Senate Subcommittee members from both parties expressed their dismay and disappointment about the steep cuts proposed in the president’s budget.
In her opening statement, Senate Subcommittee Chair Susan Collins (R-ME) expressed how the proposed cuts – which are deeper than the budget caps set by the Budget Control Act of 2011 – lack thoughtful consideration. “The funding levels proposed in this budget will place vulnerable families at risk of losing their assistance and of becoming homeless,” she said.
Ranking Member Jack Reed (D-RI) shared similar concerns that the “drastic cuts will be devastating to communities across the nation.”
Senator Patrick Leahy (D-VT), the ranking member on the Senate Appropriations Committee, attended the hearing to communicate that “this budget, no matter how you look at it, is going to leave millions of low income Americans and Americans with disabilities out in the cold…. This budget is a travesty.”
Several House Subcommittee members similarly shared their opposition to the proposed cuts. Representative Katherine Clark (D-MA) said that the budget’s proposed rent reforms would result in dramatic rent burdens for many low -income Americans receiving rental assistance.
Appropriations Chairman Rodney Frelinghuysen (R-NJ-11) questioned how HUD would continue to serve the housing needs of people with disabilities with the proposed $25 million cut to its Housing for Persons with Disabilities (Section 811) program.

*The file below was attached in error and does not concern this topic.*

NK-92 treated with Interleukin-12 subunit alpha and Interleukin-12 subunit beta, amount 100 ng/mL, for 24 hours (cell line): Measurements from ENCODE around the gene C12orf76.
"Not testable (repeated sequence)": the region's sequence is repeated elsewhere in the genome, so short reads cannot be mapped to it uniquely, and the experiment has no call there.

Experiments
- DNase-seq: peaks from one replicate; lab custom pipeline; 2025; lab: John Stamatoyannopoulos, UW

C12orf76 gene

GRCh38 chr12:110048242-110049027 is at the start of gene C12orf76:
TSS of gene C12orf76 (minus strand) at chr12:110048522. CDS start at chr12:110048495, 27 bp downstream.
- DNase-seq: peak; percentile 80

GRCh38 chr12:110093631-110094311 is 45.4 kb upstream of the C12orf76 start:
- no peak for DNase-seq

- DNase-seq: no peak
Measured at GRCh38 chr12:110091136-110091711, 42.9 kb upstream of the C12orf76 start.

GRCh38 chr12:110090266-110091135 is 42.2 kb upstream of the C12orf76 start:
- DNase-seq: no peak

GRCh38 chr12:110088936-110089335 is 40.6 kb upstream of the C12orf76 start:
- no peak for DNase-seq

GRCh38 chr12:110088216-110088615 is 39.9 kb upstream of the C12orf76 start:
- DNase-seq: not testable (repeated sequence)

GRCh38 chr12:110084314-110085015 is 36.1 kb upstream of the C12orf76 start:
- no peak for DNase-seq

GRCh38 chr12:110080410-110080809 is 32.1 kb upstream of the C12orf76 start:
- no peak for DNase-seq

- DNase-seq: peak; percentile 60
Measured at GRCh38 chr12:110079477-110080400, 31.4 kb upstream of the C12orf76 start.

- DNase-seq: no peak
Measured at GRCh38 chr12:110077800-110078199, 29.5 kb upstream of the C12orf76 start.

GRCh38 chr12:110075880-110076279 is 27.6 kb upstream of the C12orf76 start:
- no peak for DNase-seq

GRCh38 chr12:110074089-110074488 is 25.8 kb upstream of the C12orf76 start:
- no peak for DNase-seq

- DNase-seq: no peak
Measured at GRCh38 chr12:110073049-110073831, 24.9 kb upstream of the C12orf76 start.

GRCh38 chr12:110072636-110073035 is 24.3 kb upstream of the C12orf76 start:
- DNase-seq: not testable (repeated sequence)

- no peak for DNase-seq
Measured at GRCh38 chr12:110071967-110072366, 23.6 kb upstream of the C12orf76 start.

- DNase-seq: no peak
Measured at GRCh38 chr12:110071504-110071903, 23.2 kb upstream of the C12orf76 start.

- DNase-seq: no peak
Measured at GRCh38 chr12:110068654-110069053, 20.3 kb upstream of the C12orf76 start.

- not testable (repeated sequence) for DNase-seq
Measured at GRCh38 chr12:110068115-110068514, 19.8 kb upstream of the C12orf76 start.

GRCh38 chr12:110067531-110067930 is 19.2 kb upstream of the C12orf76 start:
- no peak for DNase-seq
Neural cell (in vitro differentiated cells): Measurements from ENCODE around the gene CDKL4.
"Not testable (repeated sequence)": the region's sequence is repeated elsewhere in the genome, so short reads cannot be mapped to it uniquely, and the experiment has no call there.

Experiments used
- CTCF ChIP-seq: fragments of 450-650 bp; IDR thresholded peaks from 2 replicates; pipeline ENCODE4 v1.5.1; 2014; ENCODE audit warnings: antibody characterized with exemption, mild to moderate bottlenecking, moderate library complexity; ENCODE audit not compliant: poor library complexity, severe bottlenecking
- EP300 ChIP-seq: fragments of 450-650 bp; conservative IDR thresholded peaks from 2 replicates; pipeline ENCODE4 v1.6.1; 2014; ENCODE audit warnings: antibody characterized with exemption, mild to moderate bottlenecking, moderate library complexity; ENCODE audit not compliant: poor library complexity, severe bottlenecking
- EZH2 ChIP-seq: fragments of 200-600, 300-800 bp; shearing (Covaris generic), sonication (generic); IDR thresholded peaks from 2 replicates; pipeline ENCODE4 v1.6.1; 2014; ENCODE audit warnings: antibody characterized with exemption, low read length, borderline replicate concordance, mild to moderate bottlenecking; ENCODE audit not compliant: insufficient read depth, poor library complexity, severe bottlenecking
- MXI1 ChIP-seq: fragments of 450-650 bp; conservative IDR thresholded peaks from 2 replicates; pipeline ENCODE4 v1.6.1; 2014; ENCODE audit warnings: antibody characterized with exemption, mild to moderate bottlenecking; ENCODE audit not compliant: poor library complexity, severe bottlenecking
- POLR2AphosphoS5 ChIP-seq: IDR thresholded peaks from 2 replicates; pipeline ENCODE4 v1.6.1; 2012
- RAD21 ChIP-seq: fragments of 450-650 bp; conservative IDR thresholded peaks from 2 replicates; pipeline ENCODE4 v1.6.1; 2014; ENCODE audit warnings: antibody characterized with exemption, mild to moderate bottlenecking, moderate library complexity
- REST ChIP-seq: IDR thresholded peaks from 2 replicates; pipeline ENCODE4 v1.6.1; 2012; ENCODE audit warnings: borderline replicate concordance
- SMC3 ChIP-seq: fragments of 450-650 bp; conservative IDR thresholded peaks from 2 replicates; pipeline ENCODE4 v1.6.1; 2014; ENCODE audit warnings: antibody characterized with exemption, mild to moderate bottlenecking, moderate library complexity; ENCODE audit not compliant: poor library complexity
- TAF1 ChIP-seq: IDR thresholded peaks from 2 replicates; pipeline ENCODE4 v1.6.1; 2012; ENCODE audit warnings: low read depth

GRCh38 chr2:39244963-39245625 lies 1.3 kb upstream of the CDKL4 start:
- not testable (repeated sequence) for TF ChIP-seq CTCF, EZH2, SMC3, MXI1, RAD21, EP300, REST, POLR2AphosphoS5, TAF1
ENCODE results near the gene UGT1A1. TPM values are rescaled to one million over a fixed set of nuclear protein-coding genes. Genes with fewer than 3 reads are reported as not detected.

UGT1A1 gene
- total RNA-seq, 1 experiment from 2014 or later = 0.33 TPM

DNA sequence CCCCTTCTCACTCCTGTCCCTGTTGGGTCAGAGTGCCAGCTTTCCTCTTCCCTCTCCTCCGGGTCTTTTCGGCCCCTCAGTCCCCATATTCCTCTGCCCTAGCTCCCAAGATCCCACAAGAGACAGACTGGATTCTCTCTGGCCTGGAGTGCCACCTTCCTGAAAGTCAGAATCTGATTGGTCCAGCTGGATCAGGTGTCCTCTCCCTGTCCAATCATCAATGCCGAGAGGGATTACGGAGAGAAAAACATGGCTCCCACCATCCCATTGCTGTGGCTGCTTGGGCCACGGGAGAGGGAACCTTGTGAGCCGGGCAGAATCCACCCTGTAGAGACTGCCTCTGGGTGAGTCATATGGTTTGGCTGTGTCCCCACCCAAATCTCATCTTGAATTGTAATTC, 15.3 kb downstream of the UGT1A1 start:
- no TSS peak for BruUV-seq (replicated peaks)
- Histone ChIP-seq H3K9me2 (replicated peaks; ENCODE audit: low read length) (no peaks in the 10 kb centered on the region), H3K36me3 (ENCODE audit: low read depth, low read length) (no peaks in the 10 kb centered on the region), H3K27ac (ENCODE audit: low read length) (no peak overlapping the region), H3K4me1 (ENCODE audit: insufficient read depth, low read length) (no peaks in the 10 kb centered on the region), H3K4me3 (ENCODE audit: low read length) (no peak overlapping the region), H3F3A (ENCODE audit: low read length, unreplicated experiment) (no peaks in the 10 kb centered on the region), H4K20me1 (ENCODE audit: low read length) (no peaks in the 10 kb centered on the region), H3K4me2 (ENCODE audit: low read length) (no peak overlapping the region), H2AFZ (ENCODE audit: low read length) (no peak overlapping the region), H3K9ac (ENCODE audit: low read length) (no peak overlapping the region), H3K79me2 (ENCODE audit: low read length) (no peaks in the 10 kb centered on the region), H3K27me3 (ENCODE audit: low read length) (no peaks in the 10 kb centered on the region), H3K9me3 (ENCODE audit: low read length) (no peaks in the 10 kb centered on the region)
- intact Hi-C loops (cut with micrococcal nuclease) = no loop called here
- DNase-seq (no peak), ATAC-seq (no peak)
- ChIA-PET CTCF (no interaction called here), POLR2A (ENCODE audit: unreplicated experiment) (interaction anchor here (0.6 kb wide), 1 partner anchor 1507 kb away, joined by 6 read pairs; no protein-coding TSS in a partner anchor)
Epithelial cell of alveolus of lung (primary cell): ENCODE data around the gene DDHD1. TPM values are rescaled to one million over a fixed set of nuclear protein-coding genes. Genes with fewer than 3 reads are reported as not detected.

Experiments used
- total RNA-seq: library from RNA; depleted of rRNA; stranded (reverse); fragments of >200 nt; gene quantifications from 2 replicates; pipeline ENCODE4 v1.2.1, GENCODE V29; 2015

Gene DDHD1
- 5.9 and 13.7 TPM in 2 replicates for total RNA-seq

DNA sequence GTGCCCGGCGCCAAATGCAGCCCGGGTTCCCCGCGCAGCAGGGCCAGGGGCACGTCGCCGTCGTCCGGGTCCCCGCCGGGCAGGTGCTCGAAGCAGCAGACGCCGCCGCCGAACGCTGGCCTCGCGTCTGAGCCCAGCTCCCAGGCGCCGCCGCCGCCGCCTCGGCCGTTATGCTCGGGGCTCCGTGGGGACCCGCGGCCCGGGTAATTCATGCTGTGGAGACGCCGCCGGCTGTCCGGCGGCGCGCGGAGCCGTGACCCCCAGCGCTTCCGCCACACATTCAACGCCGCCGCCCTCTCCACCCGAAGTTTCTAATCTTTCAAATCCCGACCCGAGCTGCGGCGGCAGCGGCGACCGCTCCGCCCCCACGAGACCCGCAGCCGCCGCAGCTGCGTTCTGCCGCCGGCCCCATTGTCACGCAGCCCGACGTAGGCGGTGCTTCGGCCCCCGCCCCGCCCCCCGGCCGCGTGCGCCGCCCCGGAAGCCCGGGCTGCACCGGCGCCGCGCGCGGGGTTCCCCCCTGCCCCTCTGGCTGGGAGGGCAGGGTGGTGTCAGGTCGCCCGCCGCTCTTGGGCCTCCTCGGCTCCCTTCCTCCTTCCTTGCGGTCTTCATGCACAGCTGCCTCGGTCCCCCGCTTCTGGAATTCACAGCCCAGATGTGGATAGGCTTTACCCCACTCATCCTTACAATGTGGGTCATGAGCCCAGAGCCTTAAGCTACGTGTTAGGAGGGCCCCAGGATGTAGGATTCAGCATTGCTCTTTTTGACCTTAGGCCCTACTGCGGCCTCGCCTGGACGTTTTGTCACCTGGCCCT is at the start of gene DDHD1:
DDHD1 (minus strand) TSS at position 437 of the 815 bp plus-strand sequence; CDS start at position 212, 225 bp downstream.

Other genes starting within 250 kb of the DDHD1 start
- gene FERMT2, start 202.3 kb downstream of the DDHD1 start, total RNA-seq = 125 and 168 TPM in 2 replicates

Chairman Frelinghuysen (R-N.J.-11) joined his Subcommittee colleagues, including THUD Subcommittee Chairman Mario Diaz-Balart (R-Fla.-25), in expressing concern about the cuts to HOME and CDBG, stating that these programs give power back to people to make decisions locally.
HUD Secretary Carson defended the Trump Administration’s budget request to the THUD Subcommittees. Responding to members’ questions and concerns, HUD Secretary Carson repeatedly reiterated his hopes that improved efficiency, public-private partnerships, and greater flexibility would help HUD meet its mission with reduced resources.
The secretary also spoke of the constraints placed on the agency’s budget by the “new paradigm” of fiscal responsibility, and that the new budget recognizes “a greater role for state and local government” in housing and community development. A number of Republican representatives said they saw opportunity in this effort to provide greater local flexibility through reduced regulation.
In his testimony to the Senate, Secretary Carson claimed that “we must look for human solutions, not just policies and programs,” and that “we are keenly focused on efficiency throughout the agency with the mindset of doing more with less.”
Click here to read our previous post abut the budget.
The Senate and House Appropriations Subcommittees will now begin work on appropriations bills as part of the congressional appropriations process.